When Aleppo falls the whole of the north-west of Syria can go back to normal time. Refugees are already arranging water and power to facilitate recovery.

 

You will see raiding parties out of the DAESH / ISIS region. A hundred raiders at a time is doable. These are suicide missions.



#41 mmoghand

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Posted 13 December 2016 - 06:54 PM

The Battle of Aleppo 2012-2016 has ended. Government and allied forces control the city.

 

Two convoys of trucks rolled into Old City midday. Survivors there need food and water. Temperatures range from 40s to 50s with intermittent rain.

 

At last the Jihadi groups are no longer in a position to shoot fleeing residents. There are also empty and half-empty residences available in the western and northern sides of Aleppo where survivors can find shelter.

 

Aleppo was a cultural capital for Arabs, greatly envied by KSA and the other GCC states. A place for many voices.

 

Sure taught them a lesson..........



#42 mmoghand

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Posted 14 December 2016 - 08:07 AM

Russia Today has an interview with Bashar Assad. He doesn't relate the pattern of surround-and-annihilate, but it's clear he knows that killing the foreign mercs is what's happening at Aleppo.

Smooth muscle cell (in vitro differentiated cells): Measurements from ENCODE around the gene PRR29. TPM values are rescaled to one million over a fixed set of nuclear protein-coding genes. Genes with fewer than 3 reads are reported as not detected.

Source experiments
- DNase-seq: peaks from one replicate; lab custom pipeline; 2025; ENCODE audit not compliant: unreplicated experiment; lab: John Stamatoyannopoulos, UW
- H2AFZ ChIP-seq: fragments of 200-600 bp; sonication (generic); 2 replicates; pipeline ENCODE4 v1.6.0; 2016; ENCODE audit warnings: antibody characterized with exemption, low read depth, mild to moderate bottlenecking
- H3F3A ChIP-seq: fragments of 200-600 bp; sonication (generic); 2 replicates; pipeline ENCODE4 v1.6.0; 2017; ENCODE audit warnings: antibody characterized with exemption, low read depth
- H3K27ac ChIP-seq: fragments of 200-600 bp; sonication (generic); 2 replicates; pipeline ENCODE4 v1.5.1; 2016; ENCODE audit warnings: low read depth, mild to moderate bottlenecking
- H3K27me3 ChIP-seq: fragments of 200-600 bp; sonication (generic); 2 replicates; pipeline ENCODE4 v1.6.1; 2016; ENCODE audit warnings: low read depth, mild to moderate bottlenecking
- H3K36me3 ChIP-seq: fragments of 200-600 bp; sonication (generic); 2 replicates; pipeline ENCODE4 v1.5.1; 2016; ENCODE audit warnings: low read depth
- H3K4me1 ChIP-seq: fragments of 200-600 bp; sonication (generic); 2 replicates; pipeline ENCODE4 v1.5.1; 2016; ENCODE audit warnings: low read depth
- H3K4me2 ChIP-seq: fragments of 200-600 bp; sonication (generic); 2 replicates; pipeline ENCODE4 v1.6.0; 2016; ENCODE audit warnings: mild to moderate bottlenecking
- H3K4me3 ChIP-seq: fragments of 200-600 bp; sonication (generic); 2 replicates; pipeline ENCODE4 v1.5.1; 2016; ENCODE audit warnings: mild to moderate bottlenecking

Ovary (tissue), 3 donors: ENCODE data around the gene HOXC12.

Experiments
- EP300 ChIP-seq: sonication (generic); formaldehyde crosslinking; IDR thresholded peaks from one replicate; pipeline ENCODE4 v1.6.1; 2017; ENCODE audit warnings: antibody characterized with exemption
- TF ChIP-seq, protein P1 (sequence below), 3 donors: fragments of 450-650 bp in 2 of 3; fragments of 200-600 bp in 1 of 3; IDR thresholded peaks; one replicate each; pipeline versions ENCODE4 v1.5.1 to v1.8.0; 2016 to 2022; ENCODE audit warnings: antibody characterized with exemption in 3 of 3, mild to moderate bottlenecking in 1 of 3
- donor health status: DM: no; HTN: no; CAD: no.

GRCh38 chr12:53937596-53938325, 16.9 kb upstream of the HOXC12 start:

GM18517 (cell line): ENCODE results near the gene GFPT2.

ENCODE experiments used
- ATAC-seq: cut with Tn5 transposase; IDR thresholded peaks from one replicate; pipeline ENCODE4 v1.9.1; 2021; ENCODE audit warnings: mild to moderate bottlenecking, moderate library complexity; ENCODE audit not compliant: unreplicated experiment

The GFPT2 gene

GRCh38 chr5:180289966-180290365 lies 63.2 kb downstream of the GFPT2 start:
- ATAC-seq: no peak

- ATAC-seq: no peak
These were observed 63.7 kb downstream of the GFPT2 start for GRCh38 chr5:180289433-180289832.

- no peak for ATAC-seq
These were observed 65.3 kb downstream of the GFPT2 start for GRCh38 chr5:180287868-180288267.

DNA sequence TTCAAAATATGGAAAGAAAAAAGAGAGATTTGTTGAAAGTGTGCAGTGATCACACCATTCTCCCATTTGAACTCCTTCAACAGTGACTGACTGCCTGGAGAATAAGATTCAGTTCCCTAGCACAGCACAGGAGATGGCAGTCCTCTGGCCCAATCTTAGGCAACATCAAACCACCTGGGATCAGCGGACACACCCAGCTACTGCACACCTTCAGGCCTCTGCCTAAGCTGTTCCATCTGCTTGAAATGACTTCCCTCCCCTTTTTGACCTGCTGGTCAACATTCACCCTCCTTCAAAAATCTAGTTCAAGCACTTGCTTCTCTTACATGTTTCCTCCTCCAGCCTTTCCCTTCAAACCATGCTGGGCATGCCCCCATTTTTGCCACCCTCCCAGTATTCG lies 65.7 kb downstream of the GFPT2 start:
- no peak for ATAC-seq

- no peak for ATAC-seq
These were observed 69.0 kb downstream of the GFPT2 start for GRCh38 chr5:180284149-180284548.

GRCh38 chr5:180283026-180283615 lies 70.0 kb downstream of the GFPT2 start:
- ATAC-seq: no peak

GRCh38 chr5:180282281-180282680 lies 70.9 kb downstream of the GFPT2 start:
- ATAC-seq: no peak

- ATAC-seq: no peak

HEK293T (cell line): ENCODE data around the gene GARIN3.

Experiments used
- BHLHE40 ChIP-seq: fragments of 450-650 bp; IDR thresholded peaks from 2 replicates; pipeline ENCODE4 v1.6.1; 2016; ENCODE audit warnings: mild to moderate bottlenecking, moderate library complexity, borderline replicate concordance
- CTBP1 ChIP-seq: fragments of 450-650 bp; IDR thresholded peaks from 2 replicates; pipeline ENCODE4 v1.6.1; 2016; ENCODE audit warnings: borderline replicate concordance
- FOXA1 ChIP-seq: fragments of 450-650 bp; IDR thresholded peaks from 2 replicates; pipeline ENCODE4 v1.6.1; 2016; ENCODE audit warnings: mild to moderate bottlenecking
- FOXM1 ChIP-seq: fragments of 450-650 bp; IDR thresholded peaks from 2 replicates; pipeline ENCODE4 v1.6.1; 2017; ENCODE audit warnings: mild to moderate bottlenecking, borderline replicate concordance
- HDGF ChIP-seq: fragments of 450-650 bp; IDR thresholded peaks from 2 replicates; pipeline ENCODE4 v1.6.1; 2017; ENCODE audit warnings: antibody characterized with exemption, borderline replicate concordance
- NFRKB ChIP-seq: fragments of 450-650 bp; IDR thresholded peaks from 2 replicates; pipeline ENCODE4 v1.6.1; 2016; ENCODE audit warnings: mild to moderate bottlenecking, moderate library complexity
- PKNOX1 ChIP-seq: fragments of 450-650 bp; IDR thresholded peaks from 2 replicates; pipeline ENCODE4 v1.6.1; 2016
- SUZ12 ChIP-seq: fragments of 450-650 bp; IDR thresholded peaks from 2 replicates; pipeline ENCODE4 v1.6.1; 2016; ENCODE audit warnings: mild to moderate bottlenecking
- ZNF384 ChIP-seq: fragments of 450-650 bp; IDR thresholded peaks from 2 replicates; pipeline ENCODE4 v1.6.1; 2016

RT: Palmyra is another troubled region now, and it’s now [being] taken by ISIS, but we don’t hear a lot of condemnation about it.

 

President Assad: Exactly, because if it was captured by the government they would be worrying about the heritage. If we liberate Aleppo from the terrorists, the western officials and the mainstream media, they are going to be worrying about the civilians. They do not worry when the opposite happens, when the terrorists are killing those civilians or attacking Palmyra and destroying the human heritage, not only the Syrian heritage.